Leyton Orient skipper Jobi McAnuff has conceded that football as a whole is very much a lesser concern at the moment whilst the nation continues to come to terms with the severity of COVID-19.
COVID-19 has had unprecedented impacts on things like the travel industry, small businesses and the sporting schedule.
With many European nations closing their borders and thousands of workers all over England being forced to work from home, the nation stares down the barrel of both a health and economic crisis.
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Italy as a nation are perhaps further along the line than the UK, with their number of cases currently sitting just shy of 28,000. As a country they are currently in a state of lockdown and speculation suggests the UK could meet the same fate. As expected with such news, many are fearful of the financial and health implications this pandemic could have on both them and their loved ones.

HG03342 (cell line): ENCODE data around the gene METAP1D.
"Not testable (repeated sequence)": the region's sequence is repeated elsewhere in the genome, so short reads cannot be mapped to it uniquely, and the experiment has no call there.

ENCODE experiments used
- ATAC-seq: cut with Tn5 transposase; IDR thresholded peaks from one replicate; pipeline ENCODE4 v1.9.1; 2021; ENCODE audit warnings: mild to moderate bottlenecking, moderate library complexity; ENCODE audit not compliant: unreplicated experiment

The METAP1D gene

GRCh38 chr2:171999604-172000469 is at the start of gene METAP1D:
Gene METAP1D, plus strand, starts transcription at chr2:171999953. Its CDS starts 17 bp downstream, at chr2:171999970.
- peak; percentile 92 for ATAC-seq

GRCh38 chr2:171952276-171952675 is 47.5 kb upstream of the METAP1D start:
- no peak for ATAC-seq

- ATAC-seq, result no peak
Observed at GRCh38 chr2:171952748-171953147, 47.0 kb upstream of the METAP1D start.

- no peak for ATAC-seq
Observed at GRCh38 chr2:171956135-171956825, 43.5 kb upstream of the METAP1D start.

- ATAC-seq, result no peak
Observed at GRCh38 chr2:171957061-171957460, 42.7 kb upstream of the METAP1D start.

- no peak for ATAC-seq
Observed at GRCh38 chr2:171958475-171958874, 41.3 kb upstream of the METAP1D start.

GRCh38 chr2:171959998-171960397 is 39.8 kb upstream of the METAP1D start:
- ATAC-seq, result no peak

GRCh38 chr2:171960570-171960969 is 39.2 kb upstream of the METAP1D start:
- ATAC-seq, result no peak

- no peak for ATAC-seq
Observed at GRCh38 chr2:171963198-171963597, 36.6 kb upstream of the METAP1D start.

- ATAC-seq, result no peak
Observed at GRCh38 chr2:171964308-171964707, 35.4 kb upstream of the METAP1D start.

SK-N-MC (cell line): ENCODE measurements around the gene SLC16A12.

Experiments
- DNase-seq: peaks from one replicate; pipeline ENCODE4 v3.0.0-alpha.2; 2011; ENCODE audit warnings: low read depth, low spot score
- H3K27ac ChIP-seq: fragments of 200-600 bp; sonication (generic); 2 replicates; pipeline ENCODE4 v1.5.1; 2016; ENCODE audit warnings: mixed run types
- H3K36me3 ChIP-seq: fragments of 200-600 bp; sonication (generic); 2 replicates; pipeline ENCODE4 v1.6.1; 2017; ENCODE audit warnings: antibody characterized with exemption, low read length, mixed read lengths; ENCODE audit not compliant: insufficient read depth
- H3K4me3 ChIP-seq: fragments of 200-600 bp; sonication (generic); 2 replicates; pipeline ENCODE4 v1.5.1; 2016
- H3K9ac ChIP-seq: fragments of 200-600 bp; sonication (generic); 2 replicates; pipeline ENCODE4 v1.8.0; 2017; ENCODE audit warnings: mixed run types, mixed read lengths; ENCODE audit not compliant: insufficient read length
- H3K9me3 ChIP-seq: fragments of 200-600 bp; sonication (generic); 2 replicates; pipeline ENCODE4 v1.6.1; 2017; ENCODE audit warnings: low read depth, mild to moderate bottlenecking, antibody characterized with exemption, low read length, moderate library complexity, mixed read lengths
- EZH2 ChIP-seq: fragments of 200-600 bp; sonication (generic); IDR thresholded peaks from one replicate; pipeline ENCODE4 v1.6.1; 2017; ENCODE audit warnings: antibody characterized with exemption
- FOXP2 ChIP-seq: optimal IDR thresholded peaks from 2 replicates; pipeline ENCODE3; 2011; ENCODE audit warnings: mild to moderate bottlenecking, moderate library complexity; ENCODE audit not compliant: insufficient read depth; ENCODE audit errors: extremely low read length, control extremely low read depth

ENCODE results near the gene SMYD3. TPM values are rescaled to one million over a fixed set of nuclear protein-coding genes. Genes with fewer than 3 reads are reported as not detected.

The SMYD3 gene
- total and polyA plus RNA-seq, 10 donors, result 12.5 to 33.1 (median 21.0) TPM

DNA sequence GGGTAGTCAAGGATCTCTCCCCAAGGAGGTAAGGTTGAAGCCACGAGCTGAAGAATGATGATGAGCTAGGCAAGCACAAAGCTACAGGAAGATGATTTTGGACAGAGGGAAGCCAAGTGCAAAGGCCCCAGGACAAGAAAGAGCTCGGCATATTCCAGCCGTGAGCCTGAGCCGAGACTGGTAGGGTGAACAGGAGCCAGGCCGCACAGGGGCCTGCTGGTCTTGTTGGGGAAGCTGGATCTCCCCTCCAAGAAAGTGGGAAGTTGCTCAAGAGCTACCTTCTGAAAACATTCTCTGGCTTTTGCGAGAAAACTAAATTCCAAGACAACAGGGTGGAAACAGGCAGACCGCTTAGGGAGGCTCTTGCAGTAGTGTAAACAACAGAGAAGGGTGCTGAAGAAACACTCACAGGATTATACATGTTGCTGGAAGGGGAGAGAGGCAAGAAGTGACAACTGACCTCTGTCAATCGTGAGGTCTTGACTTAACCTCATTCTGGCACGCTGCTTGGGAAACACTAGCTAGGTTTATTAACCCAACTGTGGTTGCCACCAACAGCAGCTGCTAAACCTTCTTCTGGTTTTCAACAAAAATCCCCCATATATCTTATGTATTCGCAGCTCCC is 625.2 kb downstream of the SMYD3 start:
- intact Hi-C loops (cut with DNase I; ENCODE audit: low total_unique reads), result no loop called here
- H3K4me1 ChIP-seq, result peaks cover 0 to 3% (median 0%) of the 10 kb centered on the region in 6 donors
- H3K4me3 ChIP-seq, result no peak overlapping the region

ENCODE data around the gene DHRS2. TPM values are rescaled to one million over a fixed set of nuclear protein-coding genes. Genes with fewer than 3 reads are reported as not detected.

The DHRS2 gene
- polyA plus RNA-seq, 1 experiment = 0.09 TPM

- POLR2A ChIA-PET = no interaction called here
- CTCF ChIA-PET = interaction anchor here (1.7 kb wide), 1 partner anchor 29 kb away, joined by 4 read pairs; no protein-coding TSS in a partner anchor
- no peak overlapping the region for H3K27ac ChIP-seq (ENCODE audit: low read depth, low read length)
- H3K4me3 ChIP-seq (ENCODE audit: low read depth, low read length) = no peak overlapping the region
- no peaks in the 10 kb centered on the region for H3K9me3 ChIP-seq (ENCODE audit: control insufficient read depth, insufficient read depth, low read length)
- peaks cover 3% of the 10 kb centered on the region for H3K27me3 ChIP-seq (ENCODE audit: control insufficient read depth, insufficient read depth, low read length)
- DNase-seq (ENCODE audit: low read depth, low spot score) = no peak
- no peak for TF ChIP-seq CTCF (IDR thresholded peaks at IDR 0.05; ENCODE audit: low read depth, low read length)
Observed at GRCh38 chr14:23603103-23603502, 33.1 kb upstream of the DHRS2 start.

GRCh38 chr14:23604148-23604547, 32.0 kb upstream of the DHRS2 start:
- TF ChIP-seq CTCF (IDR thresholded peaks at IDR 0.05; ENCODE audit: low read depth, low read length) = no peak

As a result, football is very much on the back-burner when it comes to priorities as it stands.
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Though the Premier League and EFL's suspension of all action until April at the earliest has rendered many left to ponder what to do with their weekends, football is very much NOT a matter of life or death, contrary to Bill Shankly's well-known statement.
Someone who echoes those sentiments is Leyton Orient captain Jobi McAnuff, who, when speaking to the Leyton Orient fans show on Love Sport Radio conceded football pales in significance to other issues in the current climate.
"I think at this point, it's very, very difficult to ask for clarity from a football point of view because it really is insignificant when you see the bigger picture and how much is at stake for everybody in the country.
"And listen of course it's something we all love and for us it's a job, for the fans it's a passion, a lifelong passion really; it's something very special to them. You know each and every fan up and down the country.
"But listen, we'll leave it to the powers that be to try and sort of make some, I suppose sense of what is a very, very difficult situation.
"For us, the main thing is is the health of the masses, and I'm sure like most people would agree from our point of view football is very much secondary at the moment."
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